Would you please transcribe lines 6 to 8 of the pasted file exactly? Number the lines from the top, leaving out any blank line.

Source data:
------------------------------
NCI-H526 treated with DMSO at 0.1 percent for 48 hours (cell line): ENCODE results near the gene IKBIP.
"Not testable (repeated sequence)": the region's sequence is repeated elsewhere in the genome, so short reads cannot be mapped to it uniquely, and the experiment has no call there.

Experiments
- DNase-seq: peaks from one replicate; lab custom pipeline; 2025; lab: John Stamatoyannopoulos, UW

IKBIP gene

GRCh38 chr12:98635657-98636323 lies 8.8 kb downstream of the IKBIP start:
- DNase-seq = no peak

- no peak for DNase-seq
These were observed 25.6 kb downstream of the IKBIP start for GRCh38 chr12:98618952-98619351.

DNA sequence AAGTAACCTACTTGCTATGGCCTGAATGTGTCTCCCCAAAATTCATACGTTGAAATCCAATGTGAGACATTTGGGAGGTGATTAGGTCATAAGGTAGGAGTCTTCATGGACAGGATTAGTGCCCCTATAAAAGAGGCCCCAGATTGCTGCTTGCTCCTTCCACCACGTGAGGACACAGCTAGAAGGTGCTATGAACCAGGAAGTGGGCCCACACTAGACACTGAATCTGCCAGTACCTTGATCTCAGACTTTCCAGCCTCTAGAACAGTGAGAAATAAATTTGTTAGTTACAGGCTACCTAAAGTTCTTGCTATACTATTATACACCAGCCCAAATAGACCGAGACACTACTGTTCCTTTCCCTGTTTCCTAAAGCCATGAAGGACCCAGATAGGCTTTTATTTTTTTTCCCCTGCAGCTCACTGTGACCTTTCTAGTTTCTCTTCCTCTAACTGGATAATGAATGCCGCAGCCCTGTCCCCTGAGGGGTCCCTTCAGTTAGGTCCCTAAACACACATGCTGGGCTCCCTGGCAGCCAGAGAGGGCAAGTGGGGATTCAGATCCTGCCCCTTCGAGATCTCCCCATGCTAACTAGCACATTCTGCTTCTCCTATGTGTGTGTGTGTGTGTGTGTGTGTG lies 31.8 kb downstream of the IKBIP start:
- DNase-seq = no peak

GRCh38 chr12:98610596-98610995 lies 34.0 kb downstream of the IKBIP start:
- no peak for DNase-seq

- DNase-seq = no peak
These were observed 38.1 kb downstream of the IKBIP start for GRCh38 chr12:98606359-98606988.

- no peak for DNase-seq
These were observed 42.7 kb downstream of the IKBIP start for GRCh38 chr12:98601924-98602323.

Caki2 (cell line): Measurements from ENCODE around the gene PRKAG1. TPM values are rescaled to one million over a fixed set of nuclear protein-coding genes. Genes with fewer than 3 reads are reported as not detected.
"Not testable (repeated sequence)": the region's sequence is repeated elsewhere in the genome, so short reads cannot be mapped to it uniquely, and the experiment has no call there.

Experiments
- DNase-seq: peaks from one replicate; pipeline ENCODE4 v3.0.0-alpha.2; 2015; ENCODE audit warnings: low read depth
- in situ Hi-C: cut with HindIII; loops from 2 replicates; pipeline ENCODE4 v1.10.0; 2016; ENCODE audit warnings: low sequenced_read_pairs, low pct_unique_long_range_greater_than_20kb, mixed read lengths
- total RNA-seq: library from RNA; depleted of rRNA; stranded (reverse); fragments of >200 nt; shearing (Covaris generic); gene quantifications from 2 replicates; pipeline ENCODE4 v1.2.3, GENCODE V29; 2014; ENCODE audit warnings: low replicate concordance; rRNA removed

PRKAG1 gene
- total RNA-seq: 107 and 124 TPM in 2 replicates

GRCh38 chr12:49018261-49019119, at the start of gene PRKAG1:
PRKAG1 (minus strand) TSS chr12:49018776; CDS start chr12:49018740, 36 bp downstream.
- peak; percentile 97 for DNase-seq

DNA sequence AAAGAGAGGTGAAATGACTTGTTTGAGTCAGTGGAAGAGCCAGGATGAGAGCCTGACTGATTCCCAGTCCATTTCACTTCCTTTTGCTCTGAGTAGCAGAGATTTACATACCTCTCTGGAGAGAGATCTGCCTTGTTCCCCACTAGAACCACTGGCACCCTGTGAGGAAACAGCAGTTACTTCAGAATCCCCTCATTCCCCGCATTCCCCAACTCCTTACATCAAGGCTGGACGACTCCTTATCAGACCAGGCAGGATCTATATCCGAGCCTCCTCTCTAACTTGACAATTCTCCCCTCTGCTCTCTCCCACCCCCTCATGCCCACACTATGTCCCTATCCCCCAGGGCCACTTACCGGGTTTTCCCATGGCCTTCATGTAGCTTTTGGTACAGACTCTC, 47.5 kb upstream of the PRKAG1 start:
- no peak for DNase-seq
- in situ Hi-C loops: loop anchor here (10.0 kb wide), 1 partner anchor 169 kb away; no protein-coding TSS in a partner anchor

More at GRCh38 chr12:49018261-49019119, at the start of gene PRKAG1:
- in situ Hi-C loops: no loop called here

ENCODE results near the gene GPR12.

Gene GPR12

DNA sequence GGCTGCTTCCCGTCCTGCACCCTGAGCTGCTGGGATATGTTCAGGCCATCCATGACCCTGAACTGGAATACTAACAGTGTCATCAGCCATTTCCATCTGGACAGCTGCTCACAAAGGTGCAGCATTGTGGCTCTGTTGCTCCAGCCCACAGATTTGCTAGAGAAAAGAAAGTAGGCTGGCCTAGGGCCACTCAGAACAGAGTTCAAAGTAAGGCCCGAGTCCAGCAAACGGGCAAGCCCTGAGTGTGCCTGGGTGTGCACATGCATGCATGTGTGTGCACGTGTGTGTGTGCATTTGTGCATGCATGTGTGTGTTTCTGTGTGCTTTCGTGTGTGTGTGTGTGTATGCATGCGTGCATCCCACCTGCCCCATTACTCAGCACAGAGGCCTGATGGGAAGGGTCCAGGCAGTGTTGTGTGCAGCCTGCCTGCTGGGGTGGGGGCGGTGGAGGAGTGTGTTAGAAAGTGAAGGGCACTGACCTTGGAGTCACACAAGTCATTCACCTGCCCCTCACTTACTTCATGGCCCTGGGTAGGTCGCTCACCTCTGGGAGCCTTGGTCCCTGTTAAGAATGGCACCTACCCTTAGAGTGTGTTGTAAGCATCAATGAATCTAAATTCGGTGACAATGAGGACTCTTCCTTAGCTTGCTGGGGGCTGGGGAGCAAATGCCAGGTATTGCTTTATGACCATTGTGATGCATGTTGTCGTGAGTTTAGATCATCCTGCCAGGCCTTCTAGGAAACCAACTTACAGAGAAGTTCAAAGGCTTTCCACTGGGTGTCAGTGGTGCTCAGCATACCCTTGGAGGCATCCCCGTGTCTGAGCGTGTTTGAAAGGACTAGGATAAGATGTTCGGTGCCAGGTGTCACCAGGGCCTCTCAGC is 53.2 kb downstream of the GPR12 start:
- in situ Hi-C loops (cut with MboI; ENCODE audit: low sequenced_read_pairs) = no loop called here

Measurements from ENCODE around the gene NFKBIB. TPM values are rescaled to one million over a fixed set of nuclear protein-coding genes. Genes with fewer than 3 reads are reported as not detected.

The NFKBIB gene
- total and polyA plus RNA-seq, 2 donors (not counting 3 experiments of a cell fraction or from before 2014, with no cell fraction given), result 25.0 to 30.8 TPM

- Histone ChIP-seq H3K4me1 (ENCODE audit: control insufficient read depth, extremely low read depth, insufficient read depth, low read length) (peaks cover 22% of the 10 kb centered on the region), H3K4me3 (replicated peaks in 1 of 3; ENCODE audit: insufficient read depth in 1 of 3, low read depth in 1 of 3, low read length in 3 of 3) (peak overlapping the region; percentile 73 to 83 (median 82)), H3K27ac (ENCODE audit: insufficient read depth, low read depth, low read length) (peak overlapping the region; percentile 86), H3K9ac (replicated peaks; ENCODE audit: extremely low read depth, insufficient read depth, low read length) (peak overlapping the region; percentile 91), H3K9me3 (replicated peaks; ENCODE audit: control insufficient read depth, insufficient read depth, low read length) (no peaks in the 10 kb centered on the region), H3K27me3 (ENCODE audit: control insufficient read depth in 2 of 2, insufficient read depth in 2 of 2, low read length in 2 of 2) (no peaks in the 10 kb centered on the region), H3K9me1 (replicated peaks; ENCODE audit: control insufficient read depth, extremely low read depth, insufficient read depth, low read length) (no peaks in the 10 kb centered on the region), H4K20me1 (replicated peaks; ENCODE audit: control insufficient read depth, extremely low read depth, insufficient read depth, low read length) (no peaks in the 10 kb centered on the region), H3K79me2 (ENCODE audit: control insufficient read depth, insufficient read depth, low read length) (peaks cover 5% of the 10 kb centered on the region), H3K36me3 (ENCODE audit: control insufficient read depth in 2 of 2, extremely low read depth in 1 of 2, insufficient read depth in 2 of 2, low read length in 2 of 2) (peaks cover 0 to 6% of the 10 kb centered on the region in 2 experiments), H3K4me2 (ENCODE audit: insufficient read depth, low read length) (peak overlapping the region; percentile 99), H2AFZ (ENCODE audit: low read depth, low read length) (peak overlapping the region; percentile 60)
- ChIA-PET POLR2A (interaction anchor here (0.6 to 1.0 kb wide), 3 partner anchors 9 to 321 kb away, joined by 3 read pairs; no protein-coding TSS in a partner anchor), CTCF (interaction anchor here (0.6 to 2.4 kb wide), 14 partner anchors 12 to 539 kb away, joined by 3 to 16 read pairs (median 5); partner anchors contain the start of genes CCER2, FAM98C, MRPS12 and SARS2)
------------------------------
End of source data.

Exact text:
GRCh38 chr12:98635657-98636323 lies 8.8 kb downstream of the IKBIP start:
- DNase-seq = no peak

- no peak for DNase-seq